Over half of doctors (55 per cent) who graduated overseas did not have legal representation when facing a fitness-to-practice hearing with the Medical Council, according to figures obtained by the Medical Protection Society (MPS), covering 2018-21.
The figures, obtained by MPS through an FOI request to the Medical Council, also showed that those overseas medical graduates without legal representation were more likely to receive a harsher sanction – 30 per cent either had their registration suspended or cancelled from the medical register. In comparison, 6 per cent of overseas medical graduates with legal representation had their registration either suspended or cancelled.
A higher proportion (14 per cent) of overseas medical graduates with legal representation had a ‘no findings’ outcome – the most lenient outcome – at their fitness-to-practice hearings, while only 3 per cent of those without legal representation received that outcome.
The Medical Practitioners (Amendment) Act 2017 makes it mandatory for all doctors to provide evidence to the Medical Council that they have adequate indemnity which protects them from clinical negligence claims. MPS says this legal requirement is reassuring for both doctors and patients, but may not be sufficient given doctors require support with other matters such as fitness-to-practice hearings, complaints, or disciplinary proceedings arising from their clinical work.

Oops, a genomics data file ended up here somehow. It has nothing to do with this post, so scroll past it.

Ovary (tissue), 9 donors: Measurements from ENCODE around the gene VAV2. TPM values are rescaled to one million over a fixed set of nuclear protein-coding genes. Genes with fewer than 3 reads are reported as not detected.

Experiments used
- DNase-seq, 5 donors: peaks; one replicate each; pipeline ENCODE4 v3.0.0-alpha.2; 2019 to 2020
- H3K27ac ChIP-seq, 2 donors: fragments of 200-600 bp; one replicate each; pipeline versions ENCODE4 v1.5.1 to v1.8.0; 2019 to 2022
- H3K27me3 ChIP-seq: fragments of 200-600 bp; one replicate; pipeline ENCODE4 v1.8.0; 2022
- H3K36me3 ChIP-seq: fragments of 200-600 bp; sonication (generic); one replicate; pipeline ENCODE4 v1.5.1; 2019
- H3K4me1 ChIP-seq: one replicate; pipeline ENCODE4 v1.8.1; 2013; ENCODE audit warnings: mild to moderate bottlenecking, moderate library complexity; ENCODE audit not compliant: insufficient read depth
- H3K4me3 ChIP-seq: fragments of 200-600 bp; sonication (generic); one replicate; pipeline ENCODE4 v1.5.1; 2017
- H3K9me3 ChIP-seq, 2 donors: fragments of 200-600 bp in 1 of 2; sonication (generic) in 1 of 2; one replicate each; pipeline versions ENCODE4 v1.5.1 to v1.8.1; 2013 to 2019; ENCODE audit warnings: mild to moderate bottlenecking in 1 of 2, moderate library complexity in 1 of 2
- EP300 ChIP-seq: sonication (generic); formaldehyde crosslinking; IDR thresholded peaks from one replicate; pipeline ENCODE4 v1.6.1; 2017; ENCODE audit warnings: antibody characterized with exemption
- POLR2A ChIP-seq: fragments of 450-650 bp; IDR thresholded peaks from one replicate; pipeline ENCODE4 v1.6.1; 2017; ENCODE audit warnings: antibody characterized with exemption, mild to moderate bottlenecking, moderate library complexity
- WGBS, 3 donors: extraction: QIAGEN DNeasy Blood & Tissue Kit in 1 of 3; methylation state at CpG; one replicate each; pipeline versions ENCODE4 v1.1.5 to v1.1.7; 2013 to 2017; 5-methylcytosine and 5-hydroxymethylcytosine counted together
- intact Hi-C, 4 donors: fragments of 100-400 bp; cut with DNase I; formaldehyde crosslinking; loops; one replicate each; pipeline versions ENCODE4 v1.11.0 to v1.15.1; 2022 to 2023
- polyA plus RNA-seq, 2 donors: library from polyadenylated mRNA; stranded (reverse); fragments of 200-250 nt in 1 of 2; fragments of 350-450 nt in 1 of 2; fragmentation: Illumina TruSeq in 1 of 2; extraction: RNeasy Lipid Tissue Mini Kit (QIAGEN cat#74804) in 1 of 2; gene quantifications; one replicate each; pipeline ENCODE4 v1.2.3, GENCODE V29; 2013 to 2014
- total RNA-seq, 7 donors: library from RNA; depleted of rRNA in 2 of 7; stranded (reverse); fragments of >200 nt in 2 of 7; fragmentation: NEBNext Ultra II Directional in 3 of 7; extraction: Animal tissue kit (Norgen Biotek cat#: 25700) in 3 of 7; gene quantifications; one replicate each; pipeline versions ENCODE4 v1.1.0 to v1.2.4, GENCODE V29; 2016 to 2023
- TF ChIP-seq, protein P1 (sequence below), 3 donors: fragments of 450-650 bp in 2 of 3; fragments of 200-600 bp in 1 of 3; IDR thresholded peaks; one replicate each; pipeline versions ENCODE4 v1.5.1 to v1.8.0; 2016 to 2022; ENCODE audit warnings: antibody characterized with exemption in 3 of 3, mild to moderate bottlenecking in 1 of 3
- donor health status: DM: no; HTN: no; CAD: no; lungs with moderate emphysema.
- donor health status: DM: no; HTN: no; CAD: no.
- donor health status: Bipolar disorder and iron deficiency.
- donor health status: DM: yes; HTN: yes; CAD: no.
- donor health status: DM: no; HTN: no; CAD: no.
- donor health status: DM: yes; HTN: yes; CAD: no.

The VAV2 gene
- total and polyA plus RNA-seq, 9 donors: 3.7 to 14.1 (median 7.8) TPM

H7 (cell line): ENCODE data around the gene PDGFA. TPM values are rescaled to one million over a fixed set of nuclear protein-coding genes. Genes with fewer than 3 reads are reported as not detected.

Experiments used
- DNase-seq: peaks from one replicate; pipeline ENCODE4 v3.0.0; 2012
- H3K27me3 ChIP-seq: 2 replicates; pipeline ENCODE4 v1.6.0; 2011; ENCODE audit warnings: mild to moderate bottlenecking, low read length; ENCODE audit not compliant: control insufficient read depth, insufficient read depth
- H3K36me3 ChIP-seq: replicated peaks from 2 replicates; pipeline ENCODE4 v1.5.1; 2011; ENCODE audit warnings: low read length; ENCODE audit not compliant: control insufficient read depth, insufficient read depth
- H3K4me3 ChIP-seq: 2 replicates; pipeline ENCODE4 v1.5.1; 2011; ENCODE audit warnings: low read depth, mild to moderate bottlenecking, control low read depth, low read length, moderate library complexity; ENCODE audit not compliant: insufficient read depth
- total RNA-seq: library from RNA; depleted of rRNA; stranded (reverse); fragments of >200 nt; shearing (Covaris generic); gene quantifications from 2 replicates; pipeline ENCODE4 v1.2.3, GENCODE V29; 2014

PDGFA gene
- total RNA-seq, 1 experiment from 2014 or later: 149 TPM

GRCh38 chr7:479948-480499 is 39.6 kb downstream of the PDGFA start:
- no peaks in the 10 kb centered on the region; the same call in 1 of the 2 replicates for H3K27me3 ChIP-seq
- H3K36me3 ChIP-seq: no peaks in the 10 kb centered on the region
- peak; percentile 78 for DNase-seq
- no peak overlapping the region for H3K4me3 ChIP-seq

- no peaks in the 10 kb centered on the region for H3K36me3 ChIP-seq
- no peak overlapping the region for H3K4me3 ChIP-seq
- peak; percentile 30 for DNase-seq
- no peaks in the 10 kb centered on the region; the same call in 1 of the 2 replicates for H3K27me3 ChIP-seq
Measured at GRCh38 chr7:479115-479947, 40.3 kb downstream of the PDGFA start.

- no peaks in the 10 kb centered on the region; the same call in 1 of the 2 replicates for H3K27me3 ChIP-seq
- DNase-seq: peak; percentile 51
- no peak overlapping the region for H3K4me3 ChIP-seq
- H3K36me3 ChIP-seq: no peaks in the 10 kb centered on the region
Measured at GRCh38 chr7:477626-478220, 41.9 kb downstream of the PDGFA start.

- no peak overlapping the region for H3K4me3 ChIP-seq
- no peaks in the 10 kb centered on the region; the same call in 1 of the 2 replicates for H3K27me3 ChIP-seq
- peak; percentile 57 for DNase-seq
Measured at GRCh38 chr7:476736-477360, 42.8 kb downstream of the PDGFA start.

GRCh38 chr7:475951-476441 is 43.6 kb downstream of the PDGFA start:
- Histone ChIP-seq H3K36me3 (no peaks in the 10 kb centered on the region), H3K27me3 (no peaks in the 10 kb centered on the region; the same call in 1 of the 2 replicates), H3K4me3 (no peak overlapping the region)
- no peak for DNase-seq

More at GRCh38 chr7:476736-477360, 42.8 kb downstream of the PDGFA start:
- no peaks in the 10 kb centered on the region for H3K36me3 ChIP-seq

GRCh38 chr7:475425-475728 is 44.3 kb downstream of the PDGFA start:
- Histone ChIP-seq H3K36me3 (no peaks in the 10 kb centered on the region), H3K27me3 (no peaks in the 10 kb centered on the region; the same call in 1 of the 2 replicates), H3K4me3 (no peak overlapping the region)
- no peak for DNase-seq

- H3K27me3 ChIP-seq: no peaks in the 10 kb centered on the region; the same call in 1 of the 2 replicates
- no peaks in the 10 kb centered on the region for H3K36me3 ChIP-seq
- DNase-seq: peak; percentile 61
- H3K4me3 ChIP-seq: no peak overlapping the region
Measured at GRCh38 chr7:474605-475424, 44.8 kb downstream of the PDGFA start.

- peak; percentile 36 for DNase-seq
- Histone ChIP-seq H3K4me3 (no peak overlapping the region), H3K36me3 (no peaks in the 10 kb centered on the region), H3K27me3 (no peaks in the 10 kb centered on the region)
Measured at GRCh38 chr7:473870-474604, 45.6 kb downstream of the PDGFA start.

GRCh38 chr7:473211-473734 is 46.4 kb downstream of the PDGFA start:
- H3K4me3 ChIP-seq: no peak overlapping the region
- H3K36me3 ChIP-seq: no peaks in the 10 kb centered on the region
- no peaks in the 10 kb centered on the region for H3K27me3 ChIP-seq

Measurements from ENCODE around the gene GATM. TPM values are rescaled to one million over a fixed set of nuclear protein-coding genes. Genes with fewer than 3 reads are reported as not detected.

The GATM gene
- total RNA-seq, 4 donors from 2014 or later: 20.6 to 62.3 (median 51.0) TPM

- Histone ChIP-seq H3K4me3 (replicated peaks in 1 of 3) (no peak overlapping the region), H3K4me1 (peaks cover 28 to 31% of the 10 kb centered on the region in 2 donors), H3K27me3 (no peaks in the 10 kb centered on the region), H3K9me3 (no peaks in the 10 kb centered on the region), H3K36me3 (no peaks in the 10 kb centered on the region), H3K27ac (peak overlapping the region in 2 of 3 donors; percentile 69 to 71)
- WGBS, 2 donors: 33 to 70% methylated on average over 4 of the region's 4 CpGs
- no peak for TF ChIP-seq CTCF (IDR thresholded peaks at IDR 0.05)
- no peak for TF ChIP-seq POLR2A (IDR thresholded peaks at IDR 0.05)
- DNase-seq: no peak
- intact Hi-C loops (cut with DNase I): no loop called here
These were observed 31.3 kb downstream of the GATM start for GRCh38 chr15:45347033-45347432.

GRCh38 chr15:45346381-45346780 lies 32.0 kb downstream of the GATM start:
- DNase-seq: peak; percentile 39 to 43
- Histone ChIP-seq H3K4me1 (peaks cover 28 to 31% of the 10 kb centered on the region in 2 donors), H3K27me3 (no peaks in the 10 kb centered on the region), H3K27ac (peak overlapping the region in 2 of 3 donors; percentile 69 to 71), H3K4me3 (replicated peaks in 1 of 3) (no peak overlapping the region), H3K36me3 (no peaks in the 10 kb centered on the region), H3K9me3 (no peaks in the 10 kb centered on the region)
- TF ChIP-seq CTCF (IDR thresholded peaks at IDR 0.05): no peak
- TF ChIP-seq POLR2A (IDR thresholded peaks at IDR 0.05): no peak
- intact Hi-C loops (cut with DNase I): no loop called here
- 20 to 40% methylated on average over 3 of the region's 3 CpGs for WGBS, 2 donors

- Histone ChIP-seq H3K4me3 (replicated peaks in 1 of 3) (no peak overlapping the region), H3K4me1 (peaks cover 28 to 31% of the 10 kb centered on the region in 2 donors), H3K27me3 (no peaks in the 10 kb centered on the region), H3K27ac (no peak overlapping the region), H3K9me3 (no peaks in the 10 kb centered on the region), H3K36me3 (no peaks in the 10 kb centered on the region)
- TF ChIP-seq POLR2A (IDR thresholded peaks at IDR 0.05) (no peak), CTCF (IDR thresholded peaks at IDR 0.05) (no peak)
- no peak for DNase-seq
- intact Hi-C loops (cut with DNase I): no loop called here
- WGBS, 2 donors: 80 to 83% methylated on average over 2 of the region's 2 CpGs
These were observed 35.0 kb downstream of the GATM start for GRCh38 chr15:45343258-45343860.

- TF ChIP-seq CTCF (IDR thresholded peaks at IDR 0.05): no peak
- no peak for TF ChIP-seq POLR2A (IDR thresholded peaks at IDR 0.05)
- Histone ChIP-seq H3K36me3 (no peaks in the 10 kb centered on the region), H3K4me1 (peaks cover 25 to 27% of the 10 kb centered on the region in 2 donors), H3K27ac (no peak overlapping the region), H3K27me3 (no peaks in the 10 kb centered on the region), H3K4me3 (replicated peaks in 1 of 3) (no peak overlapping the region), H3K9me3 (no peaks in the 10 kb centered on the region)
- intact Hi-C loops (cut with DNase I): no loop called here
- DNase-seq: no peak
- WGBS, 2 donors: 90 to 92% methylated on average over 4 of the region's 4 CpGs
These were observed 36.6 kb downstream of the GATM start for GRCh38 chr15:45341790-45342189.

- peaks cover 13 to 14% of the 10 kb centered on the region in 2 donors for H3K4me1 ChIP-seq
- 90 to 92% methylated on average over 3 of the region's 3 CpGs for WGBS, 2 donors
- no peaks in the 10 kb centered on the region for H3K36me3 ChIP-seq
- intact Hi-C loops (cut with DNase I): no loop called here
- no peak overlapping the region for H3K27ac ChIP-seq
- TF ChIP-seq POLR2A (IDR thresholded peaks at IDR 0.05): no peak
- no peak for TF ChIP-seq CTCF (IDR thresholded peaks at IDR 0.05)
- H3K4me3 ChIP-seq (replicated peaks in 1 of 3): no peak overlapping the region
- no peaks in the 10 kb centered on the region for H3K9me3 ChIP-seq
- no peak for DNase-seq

Legal representation at fitness-to-practice hearings can be extremely stressful and costly, and many doctors will be unable to self-fund their defence if they do not have protection in place. According to MPS, more could be done to help doctors who are new to the country understand the need for comprehensive professional protection.
Dr Rob Hendry, Medical Director at MPS said: “MPS supports doctors from the moment a Medical Council complaint is received, to its conclusion at a tribunal. We see how a Medical Council investigation impacts on the doctors’ mental health and reputation. Medical Council investigations often take several months – and sometimes years – to conclude and the hearings can last weeks. For some, fitness to practise proceedings have career-ending implications.
“I cannot imagine facing this process alone, without someone fighting my corner.”
He added: “The various guidelines and requirements that come with working in Irish healthcare can be bewildering for any doctor. But it can be even more difficult for those who did not train in Ireland. Indeed, professional protection requirements in Ireland are different to those in other countries and many coming to work with the HSE may assume that the state Clinical Indemnity Scheme provides blanket protection when it only protects against clinical negligence claims in the public sector.
“It is vital that doctors who are new to Ireland receive a better induction, including clear information about professional protection arrangements. We will also work with the Medical Council to see what more could be done at the point of registration to improve the information that new doctors from overseas receive.
“We believe the Medical Council, employers and locum agencies all have a role to play in making improvements in this area and we look forward to working with them on this.”
Medico-Legal Consultant at Medical Protection, Dr Rachel Birch has also previously spoken to the Medical Independent on the importance of having the right professional protection, using a case study example.
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